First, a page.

Process emissions in turn allude to the step of material processing that is required to refine our raw materials. It needs energy. It therefore creates further emissions that add to the overall carbon footprint of a product. The same goes for every player along the value chain. So everyone has to look at their own operations to ensure energy efficiency and switch to renewable energy sources. Addressing these so-called Scope 1 and Scope 2 emissions is the homework we all have to do, if we want to lead by example. At Henkel we have set ourselves strong ambitions and want to become climate positive in our operations by 2030. This means we will cut down our emissions to zero and distribute surplus green energy to third parties. And we are well on track here: By 2023, as Henkel Adhesive Technologies business unit we achieved a share of over 90% of electricity sourced from renewable sources and reduced emissions by 55% per ton of product (vs. 2010 baseline).

What’s the take of a raw materials provider like Covestro on this?

Dr. Mathias Matner: At Covestro we see our responsibility and want to tackle this heads-on. We know that that we are an enabler for a sustainable transformation. Our materials can be found in thousands of end products. If we make our products more sustainable, it will therefore impact the carbon footprint of all these products. This is why we just like Henkel do our homework: We have set ourselves very ambitious targets for climate neutrality and push for circularity. We are already in full swing: By the end of 2023, we had almost one fifth of our electricity demand covered from alternative sources.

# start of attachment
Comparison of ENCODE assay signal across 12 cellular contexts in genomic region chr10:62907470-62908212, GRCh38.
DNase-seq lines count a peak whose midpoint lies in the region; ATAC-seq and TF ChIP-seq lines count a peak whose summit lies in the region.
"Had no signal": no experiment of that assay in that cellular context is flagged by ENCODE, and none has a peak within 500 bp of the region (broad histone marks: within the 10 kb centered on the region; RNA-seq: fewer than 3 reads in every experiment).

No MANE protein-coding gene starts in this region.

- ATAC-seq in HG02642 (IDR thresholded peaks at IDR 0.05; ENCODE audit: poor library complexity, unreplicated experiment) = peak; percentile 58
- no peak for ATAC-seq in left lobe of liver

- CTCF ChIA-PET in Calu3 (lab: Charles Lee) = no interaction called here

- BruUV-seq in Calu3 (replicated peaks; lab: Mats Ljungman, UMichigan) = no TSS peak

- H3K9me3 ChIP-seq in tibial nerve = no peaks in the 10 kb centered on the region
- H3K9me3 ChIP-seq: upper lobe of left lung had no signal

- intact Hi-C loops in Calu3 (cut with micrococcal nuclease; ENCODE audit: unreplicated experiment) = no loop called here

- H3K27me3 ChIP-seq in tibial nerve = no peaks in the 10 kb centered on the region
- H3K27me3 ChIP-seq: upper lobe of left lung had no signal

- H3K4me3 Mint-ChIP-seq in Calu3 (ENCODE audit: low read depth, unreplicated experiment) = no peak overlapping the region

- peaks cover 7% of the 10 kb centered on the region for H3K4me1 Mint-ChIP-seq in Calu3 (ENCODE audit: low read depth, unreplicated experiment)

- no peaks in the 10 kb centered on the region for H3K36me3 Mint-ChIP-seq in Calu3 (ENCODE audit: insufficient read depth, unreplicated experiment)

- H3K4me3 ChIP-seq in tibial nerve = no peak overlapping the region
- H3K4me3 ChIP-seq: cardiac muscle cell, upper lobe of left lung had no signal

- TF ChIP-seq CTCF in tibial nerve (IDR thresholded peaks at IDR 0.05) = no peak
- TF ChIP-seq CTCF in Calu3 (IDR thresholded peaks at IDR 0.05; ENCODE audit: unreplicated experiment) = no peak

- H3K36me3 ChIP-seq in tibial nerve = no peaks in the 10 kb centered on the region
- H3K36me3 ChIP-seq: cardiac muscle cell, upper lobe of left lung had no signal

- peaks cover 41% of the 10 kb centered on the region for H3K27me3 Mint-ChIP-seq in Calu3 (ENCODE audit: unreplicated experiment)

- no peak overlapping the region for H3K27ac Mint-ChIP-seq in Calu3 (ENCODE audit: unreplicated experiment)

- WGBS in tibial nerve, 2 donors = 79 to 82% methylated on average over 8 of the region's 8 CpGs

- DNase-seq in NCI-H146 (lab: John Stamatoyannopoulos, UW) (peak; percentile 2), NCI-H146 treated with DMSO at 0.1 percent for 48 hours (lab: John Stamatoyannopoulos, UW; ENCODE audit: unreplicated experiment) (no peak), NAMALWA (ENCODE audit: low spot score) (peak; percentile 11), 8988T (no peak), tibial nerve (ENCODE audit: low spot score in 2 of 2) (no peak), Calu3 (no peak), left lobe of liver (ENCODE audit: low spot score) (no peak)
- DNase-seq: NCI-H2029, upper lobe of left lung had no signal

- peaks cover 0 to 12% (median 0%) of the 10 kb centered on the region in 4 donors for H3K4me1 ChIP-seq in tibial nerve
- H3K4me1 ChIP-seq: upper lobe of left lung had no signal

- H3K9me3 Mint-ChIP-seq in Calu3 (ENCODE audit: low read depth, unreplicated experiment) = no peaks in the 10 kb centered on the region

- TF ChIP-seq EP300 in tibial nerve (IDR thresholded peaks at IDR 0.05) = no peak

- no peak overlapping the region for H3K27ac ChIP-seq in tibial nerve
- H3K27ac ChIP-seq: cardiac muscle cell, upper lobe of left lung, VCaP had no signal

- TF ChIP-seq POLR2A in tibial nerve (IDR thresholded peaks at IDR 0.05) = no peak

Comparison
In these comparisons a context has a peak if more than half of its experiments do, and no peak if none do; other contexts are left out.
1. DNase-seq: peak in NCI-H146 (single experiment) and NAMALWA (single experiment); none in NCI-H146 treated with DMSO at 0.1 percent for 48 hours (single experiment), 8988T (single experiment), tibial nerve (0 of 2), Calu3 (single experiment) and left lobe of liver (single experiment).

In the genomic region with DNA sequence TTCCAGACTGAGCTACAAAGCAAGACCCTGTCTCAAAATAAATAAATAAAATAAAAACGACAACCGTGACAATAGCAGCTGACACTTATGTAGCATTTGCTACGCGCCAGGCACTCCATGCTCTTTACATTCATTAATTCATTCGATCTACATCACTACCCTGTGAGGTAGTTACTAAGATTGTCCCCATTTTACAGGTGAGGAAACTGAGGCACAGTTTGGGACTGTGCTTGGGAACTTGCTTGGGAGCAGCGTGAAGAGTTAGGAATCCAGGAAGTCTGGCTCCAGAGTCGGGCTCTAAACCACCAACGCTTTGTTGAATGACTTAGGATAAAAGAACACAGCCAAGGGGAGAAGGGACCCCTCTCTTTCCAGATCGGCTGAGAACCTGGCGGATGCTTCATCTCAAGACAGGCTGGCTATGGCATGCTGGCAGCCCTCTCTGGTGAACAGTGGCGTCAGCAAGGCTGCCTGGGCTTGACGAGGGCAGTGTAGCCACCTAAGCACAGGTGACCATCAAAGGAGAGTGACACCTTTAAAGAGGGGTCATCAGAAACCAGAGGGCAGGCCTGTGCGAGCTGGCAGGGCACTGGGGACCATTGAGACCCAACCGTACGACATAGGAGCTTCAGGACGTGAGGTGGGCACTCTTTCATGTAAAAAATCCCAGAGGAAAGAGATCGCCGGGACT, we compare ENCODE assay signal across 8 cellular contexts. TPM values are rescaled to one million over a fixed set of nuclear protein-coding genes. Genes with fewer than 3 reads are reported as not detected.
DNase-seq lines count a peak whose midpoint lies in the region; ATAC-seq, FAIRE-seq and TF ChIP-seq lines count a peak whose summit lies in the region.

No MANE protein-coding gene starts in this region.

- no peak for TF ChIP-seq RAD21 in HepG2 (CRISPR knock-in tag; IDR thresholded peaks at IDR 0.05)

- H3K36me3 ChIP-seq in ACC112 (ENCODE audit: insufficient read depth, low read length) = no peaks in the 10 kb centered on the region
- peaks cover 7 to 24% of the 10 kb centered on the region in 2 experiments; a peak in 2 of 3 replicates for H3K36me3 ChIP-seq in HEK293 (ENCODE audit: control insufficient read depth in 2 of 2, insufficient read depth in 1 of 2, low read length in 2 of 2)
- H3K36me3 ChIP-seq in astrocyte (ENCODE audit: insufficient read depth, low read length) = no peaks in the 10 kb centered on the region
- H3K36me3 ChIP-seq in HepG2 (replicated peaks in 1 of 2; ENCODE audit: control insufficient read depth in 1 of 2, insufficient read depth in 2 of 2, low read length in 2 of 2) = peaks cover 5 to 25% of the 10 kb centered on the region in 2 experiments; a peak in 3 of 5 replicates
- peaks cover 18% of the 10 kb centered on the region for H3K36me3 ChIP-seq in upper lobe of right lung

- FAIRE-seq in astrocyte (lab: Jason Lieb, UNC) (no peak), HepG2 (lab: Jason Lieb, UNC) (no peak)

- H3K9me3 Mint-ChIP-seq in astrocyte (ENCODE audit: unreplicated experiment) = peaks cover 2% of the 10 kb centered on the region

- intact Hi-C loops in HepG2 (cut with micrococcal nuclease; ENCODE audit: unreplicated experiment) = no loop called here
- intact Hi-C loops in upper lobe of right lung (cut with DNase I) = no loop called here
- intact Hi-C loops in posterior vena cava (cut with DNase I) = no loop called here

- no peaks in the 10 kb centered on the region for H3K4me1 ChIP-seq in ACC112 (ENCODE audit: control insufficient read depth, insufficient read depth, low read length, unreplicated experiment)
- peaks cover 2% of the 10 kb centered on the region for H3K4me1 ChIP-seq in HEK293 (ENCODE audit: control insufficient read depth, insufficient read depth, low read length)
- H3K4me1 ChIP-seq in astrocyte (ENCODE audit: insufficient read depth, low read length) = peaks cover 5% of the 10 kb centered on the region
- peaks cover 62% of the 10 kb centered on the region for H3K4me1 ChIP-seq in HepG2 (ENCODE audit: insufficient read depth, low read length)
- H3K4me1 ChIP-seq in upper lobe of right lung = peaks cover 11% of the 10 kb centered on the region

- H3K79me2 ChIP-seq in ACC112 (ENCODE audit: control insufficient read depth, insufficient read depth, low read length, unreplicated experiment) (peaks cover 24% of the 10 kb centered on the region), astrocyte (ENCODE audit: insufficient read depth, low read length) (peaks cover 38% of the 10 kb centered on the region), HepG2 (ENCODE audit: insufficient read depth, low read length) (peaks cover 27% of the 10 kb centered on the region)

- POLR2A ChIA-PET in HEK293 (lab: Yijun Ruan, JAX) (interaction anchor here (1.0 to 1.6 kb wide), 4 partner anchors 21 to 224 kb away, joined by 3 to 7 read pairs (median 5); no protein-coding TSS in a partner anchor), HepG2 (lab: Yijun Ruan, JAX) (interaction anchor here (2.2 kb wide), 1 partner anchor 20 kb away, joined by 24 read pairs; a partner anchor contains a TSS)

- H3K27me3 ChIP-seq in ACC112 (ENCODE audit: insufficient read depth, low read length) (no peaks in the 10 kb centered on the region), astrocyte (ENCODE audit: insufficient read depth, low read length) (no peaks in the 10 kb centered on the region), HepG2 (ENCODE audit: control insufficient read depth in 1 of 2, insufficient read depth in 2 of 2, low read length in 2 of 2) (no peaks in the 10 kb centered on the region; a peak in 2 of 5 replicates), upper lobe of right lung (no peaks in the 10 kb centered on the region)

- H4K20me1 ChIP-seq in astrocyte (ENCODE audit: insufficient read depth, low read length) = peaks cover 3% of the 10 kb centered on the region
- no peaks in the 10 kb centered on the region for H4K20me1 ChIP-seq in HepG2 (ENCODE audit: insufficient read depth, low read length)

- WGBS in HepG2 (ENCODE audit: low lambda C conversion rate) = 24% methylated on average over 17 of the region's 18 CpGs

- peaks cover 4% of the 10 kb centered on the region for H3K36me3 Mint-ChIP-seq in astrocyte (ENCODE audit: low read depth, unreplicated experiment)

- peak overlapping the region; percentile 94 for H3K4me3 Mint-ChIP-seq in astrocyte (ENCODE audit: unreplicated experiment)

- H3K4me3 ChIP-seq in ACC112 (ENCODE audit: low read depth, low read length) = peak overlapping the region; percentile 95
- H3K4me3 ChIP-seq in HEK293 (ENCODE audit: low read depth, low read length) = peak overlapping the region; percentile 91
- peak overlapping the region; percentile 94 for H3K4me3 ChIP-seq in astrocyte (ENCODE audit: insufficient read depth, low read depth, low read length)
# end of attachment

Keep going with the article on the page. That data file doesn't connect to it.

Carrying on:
Furthermore, we are developing recycling technologies for our core materials such as precursors for soft foam, rigid foam or polycarbonates and others to enable their full circularity. And additionally, we are sourcing an ever increasing amount of alternative raw materials that have an ever lower carbon footprint compared to traditional fossil-based feedstock. You see: By altering our raw material base to more sustainable materials, and by being climate neutral ourselves, we try to push for change. So when pull is added from the markets, we are ready and can support. The way Covestro and Henkel are doing it for wood adhesives is a great example for how such a relationship and mutual influence works. It shows that things are moving into the right direction.

Where do you see the biggest gap/needs mid- and long-term to be filled to decarbonize materials and the chemical industry in general?